Similarly, the use of recognizable performers (Elvis Costello sings at one party, Robbie Williams at another, Alanis Morrisette appears as an ingénue, etc, etc) doesn’t work, partly because they aren’t terribly good or interesting renditions, but partially because they were out of place without there being much point to the out-of-place-ness. Was it a comment on how influential Mr. Porter’s music remains? Was it a comment on how we in the audience bring our own cultural frames to the story and to the music? Was it a cynical grab for publicity? I dunno. I would have been satisfied with the last, by the way, had it been handled with skill and grace.

In the end, then, there were a lot of Film! touches that failed to dazzle me, which leaves me with the characters, plot and acting. The plot was haphazard; they (I assume deliberately) chose to tell the story as if the audience all knew it already, and didn’t force it into a narrative. Which is too bad for me, but there it is. The characters were, well, Cole Porter was the genius-who-can’t-really-love sort of character, and Linda Porter was the wife-who-needs-love character. I found his promiscuity annoying, and I found her passive-aggressive reaction annoying, where she tells him that it’s fine but then sulks. There wasn’t much made of the fact that he sleeps with men, particularly, other than that it opens him up to blackmail. I mean, he was in the little secret society of gay theater people, but he was in that because he was in the theater, anyway, and nothing was made of what it is like to be in that society. Certainly there was no sense that he disliked any aspect of it. And other than Mr. and Ms. Porter, there were no other characters worth mentioning. The men were pretty but faceless, the buddies were buddy-like, the stooges were stooge-like. Not even entertainingly written—I was particularly disappointed in Monty Woolley, who they barely bothered to write at all. As for the acting, well, and it was good. Kevin Kline, particularly, was likeable in an unlikable part, wearing old-guy makeup and being all wistful an stuff. Ashley Judd was also good, although she had much less to do.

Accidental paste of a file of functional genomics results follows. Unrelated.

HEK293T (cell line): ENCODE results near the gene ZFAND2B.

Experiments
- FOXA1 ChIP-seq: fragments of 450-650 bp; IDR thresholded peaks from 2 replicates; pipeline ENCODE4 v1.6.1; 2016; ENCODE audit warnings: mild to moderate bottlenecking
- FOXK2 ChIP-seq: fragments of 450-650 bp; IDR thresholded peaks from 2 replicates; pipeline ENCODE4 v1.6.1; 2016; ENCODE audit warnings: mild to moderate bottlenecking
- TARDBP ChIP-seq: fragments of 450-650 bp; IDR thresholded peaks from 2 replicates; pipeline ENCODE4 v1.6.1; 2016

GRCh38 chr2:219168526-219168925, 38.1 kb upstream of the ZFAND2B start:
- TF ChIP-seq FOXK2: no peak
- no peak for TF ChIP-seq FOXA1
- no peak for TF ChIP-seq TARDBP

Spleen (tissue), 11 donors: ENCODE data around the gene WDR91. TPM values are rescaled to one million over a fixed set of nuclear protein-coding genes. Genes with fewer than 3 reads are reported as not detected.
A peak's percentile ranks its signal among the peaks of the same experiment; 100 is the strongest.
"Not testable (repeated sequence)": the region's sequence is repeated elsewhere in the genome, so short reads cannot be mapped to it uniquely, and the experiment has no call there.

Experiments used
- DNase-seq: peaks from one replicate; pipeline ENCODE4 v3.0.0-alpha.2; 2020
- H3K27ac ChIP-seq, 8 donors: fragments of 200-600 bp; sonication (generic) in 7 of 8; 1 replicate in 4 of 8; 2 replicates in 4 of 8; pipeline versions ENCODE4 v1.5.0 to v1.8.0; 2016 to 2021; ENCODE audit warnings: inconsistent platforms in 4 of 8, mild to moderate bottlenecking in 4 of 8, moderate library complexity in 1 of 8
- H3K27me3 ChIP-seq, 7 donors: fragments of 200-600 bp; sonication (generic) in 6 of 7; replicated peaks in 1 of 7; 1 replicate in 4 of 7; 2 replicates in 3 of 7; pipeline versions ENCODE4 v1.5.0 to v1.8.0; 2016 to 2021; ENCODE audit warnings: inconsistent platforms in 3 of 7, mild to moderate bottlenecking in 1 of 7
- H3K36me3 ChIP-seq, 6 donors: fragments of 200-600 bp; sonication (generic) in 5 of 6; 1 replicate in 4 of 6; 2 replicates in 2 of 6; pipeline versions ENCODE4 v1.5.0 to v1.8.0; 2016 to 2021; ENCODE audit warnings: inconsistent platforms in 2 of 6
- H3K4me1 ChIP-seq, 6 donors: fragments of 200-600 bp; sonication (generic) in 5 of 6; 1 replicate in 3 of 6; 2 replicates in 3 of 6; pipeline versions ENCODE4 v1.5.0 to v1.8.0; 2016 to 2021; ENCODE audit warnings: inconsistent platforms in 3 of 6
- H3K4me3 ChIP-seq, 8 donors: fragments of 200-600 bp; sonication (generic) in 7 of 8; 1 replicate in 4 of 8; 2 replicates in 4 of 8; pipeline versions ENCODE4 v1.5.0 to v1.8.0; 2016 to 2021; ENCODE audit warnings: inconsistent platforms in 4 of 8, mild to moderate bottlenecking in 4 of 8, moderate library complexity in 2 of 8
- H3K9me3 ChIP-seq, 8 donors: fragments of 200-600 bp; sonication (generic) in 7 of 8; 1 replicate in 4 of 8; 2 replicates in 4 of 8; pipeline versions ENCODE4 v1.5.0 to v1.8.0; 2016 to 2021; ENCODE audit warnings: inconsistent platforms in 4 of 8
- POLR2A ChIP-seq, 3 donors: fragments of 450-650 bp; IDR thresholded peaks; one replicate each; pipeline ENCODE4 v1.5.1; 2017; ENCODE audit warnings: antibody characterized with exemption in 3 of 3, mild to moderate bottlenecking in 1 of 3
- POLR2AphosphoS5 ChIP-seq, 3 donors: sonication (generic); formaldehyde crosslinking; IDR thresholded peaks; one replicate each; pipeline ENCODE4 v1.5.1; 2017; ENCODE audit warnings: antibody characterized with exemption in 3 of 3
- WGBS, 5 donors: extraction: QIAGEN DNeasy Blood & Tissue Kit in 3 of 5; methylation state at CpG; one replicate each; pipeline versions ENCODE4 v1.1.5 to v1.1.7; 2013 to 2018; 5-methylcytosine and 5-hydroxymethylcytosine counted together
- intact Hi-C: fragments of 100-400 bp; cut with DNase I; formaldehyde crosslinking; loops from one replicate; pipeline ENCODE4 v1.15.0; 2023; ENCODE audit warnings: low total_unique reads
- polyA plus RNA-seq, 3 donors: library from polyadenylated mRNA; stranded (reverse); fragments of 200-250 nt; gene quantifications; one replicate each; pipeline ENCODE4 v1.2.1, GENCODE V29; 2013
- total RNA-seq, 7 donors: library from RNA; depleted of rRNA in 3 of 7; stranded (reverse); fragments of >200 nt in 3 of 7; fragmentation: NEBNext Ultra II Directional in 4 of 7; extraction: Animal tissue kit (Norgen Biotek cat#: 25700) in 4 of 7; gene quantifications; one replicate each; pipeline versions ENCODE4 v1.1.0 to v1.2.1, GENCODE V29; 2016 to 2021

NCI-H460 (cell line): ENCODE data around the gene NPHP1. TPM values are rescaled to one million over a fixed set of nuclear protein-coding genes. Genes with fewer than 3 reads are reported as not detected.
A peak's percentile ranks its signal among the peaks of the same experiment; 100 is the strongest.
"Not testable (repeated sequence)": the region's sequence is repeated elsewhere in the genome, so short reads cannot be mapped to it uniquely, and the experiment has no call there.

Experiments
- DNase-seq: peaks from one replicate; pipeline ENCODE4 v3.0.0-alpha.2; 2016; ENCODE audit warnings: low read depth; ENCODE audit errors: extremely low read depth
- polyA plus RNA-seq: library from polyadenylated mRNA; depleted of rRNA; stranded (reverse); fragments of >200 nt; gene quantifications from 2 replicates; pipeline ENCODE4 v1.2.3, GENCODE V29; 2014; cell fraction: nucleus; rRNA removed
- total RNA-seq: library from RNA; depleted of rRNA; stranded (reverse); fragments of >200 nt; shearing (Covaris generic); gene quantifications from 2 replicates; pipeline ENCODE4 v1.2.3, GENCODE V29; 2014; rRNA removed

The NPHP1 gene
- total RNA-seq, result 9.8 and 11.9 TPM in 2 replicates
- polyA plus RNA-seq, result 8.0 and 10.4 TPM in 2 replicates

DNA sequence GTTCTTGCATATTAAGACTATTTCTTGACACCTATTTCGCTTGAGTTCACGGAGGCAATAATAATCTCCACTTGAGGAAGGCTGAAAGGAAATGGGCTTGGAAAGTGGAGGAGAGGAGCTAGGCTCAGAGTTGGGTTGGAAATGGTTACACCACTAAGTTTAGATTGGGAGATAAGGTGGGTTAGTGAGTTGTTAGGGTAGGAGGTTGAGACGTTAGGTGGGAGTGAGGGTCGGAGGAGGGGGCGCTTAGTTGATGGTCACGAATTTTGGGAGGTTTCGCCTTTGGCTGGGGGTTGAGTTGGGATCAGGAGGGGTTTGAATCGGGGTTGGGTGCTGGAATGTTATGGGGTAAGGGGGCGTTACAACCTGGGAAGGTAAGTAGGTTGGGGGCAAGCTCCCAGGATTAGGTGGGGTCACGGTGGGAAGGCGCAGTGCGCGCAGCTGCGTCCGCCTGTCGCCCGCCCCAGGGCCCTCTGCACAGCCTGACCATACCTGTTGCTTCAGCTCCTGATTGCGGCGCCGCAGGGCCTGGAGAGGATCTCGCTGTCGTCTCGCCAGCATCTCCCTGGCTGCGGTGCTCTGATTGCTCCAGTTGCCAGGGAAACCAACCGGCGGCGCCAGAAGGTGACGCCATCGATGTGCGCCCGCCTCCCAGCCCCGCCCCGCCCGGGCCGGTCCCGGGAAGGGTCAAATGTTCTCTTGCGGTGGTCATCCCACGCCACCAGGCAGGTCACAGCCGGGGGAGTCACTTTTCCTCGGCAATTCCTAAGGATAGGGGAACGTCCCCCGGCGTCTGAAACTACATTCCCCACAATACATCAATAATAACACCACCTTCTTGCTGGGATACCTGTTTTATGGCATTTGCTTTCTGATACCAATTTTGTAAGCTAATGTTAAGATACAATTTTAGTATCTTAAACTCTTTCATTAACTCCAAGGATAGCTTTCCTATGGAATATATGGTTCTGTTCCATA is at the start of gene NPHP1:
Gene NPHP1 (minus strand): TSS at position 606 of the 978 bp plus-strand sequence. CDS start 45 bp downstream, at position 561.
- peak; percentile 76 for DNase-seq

The frustrating thing is that it might have been really good. The idea of having Old Cole make a musical about Cole Porter, using his own music, and having an interfering Director/Producer battle him for creative control, well, I think that’s actually a good idea. Lee Blessing could really do something with that. I might have Old Cole want to tell the ‘true story’ and the Director just want butts-in-seats. Or make Mr. Woolley the Director, maybe, wanting the show to be about homosexuality, while Old Cole wants to keep the closet door closed. Something. Anyway, allow the major characters, particularly Ms. Porter, to comment on their roles and how they want to play them, and what they want to sing. It could be really good. It would only work on stage, I think, although that may be my own bias.

And, of course, it might stink. I mean, somebody thought this movie was the way to go, and it sure sounded good to me. Ah, well. There’s always another movie.

chazak, chazak, v’nitchazek,